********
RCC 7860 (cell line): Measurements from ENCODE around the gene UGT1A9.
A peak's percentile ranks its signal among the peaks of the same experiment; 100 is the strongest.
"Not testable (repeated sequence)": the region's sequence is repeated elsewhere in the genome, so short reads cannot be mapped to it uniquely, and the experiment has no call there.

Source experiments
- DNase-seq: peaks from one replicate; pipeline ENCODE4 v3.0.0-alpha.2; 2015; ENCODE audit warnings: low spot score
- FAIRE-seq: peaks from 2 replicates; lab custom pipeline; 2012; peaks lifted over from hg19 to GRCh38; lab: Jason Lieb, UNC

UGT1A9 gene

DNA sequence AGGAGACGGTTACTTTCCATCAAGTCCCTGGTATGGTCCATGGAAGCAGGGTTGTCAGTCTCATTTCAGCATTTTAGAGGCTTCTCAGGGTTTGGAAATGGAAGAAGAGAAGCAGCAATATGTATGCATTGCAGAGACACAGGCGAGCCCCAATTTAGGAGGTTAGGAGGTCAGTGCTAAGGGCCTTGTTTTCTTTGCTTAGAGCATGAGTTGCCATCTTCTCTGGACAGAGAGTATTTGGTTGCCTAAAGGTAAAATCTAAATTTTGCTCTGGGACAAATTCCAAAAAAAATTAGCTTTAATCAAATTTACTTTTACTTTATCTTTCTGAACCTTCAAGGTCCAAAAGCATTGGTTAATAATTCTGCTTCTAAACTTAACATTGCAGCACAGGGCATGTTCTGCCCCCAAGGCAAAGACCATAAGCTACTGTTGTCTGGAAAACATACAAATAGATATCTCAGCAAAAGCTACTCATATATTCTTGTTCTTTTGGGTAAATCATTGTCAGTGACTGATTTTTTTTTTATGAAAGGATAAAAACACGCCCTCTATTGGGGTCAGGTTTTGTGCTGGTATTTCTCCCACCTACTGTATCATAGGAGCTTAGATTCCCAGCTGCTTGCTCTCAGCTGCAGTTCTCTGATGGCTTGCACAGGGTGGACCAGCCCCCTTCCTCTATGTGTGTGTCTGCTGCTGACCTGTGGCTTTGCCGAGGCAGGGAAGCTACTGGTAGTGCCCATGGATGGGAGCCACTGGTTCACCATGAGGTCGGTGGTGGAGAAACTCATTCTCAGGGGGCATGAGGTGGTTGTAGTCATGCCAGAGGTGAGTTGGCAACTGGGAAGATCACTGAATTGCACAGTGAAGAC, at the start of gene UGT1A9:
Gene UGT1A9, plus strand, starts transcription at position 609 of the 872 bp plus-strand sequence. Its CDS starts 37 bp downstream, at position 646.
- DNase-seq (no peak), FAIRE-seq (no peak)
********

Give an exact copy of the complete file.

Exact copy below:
RCC 7860 (cell line): Measurements from ENCODE around the gene UGT1A9.
A peak's percentile ranks its signal among the peaks of the same experiment; 100 is the strongest.
"Not testable (repeated sequence)": the region's sequence is repeated elsewhere in the genome, so short reads cannot be mapped to it uniquely, and the experiment has no call there.

Source experiments
- DNase-seq: peaks from one replicate; pipeline ENCODE4 v3.0.0-alpha.2; 2015; ENCODE audit warnings: low spot score
- FAIRE-seq: peaks from 2 replicates; lab custom pipeline; 2012; peaks lifted over from hg19 to GRCh38; lab: Jason Lieb, UNC

UGT1A9 gene

DNA sequence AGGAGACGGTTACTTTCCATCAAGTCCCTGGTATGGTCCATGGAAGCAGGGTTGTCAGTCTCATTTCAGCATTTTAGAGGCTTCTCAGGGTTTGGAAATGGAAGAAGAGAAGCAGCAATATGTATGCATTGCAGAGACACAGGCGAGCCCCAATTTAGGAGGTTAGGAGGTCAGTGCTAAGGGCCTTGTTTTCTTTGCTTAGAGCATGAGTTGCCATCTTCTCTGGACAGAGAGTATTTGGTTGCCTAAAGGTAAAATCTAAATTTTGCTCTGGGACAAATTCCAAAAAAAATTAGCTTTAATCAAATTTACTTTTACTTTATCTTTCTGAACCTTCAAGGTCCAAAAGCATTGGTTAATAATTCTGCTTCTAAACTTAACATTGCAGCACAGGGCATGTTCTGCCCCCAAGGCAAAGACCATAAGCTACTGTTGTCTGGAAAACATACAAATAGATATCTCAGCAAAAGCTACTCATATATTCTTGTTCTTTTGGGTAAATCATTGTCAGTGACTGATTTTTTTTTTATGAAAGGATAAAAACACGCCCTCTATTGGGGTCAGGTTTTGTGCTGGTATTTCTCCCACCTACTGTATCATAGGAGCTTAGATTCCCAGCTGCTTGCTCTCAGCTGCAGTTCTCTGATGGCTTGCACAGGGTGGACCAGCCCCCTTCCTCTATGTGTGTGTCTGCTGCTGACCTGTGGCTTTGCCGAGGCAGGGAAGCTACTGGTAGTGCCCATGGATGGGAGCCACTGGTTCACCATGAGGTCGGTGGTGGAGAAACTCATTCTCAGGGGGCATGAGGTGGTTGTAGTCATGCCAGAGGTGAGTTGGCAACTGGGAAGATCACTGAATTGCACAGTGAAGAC, at the start of gene UGT1A9:
Gene UGT1A9, plus strand, starts transcription at position 609 of the 872 bp plus-strand sequence. Its CDS starts 37 bp downstream, at position 646.
- DNase-seq (no peak), FAIRE-seq (no peak)